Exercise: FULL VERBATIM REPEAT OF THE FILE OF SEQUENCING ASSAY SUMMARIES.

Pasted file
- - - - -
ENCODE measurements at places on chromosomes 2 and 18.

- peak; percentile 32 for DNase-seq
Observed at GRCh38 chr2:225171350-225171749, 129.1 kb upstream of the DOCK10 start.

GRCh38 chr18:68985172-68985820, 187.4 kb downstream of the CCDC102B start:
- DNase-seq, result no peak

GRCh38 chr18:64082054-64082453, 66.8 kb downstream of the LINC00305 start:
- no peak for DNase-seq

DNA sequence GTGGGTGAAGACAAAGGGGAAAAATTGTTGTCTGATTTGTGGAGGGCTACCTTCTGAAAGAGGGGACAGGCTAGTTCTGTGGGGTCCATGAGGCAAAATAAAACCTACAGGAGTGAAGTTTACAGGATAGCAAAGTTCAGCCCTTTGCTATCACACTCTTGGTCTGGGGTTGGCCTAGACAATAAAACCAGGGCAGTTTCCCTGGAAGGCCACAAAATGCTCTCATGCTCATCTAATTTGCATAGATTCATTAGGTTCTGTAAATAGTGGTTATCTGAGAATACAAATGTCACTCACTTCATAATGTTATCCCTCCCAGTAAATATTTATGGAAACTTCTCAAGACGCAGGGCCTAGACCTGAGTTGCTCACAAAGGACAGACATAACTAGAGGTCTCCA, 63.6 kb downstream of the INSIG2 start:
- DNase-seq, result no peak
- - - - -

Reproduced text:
ENCODE measurements at places on chromosomes 2 and 18.

- peak; percentile 32 for DNase-seq
Observed at GRCh38 chr2:225171350-225171749, 129.1 kb upstream of the DOCK10 start.

GRCh38 chr18:68985172-68985820, 187.4 kb downstream of the CCDC102B start:
- DNase-seq, result no peak

GRCh38 chr18:64082054-64082453, 66.8 kb downstream of the LINC00305 start:
- no peak for DNase-seq

DNA sequence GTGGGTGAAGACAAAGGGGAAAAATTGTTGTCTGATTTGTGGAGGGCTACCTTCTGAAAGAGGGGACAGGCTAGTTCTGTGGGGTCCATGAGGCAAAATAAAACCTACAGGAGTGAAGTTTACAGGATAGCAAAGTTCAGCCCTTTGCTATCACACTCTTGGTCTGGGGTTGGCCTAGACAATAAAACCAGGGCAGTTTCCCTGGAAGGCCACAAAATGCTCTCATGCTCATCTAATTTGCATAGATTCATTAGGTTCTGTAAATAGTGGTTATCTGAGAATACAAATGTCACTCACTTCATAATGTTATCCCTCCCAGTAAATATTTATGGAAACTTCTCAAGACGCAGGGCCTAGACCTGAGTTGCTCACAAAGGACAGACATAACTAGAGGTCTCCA, 63.6 kb downstream of the INSIG2 start:
- DNase-seq, result no peak